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COMMISSION ON CULTURE AND TOURISM ANNOUNCES RE-OPENING OF FOUR STATE MUSEUMS

Budget Cuts Forced Closings Last Year; $3 Million Bond Enables Rebirth

(HARTFORD, CT) - Four state museums that were forced to close last year due to budget cuts re-opened today under the direction of the Commission on Culture and Tourism and will be open to the public through the weekend.

Old New-Gate Prison & Copper Mine in East Granby, Henry Whitfield State Museum in Guilford, the Prudence Crandall House in Canterbury, and the Sloane-Stanley Museum in Kent all opened their doors today. Each site will be open Wednesday through Sunday, 10 a.m. to 4:30 p.m. and each will have its own admission charges.

"Connecticut has renewed its commitment to these important heritage sites," said Jennifer Aniskovich, executive director of the Commission on Culture and Tourism. "We thank Governor John G. Rowland and the General Assembly for showing leadership and vision in committing $3 million in this year's bond act for the restoration and stabilization of these historic structures."

The four museums are now administered by the Commission on Culture and Tourism. Created by the General Assembly in 2003, the commission is designed to identify, preserve, strengthen, and promote Connecticut's cultural and tourism industries in order to enhance the quality of life for its citizens, create a destination for travelers, and contribute to the reputation and economic vitality of the state.

The re-opening of these four museums is part of a month of celebrations of culture and tourism. On June 15, the Governor's Arts Awards will be presented at the Shubert Theater in New Haven, produced in conjunction with the Greater New Haven Arts Council. On June 9, the Commission on Culture and Tourism awarded 101 grants totaling $183,500 to arts, historic, tourism and film programs throughout the state. And the 17th Annual Tourism Unity Dinner at the Marriott Hotel in Windsor on June 3 honored individuals who made significant contributions during the past year.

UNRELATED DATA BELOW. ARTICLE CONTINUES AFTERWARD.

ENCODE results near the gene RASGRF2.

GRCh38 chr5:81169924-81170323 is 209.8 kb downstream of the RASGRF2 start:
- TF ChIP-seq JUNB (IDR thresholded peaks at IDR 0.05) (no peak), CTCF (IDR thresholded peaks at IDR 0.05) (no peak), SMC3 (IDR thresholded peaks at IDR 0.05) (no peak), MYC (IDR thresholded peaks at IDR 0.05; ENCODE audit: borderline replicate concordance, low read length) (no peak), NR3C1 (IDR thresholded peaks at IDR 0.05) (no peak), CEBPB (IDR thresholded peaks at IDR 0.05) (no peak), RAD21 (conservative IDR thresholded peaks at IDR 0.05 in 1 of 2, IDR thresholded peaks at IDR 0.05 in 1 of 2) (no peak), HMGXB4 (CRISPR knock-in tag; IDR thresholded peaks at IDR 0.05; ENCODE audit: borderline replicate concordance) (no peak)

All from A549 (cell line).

"We look forward to a new era working together with partners in the tourism and heritage industry to offer expanded programs and educational opportunities the public," Aniskovich said.

Old New-Gate Prison & Copper Mine is the state's oldest prison. Modern day visitors can tour the dank tunnels of the early 18th century copper mine where over 800 inmates were confined between 1773 and the prison's closing in 1827. For the first time, visitors have the opportunity to see the unrestored mid-18th century home of its first prison warden, John Viets, on the last Sunday of every month. Exhibits in the surviving guardhouse interpret copper mining and prison history including its popularity as a tourist attraction in the early 20th century.

The Henry Whitfield State Museum, Connecticut's oldest house, celebrates its 100th anniversary as a state museum this year. The unusual stone structure was built in 1639 as the home of the Rev. Henry Whitfield, a founder of the town of Guilford. A nine-foot bronze statue representing Henry Whitfield now greets the public by the door of the Visitor Center where the special exhibit "Bicentennial Beacon: Faulkner's Lighthouse, 1802-2002" is on view until Dec. 14. The museum also includes an important collection of 17th and 18th century furniture and local artifacts.

The Prudence Crandall House offers a permanent exhibit on its namesake, who opened a school in her house in Canterbury for free African American girls in 1833, the first in New England. There are also several changing exhibits on view: "Equity Under the Law? The Ongoing Struggle for Equal Opportunity," "Canterbury Celebrates Three Hundred Years, 1703-2003" and "To Get a Little More Learning." Prudence Crandall has been recognized as a Connecticut State Heroine for her courage in the face of strong opposition.

Finally, the Sloane-Stanley Museum in Kent showcases the extensive collection of hand tools assembled by artist and author Eric Sloane (1905-1985). A small gallery displays examples of Sloane's art work and visitors can also see a recreation of the artist's studio. The remains of the Kent Iron Furnace (1826-1892) are also on the property, a relic of the once-thriving Housatonic Valley iron industry. A diorama and exhibit in the museum explains the process of making iron.

The Connecticut Commission on Culture and Tourism is located at One Financial Plaza, 755 Main Street, Hartford, CT. 06103. For more information, call (800) 411-1312 or (860) 566-4770.

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Contacts:

Jennifer Aniskovich, (860) 566-4770
Ann Harrison, (203) 624-4151

 

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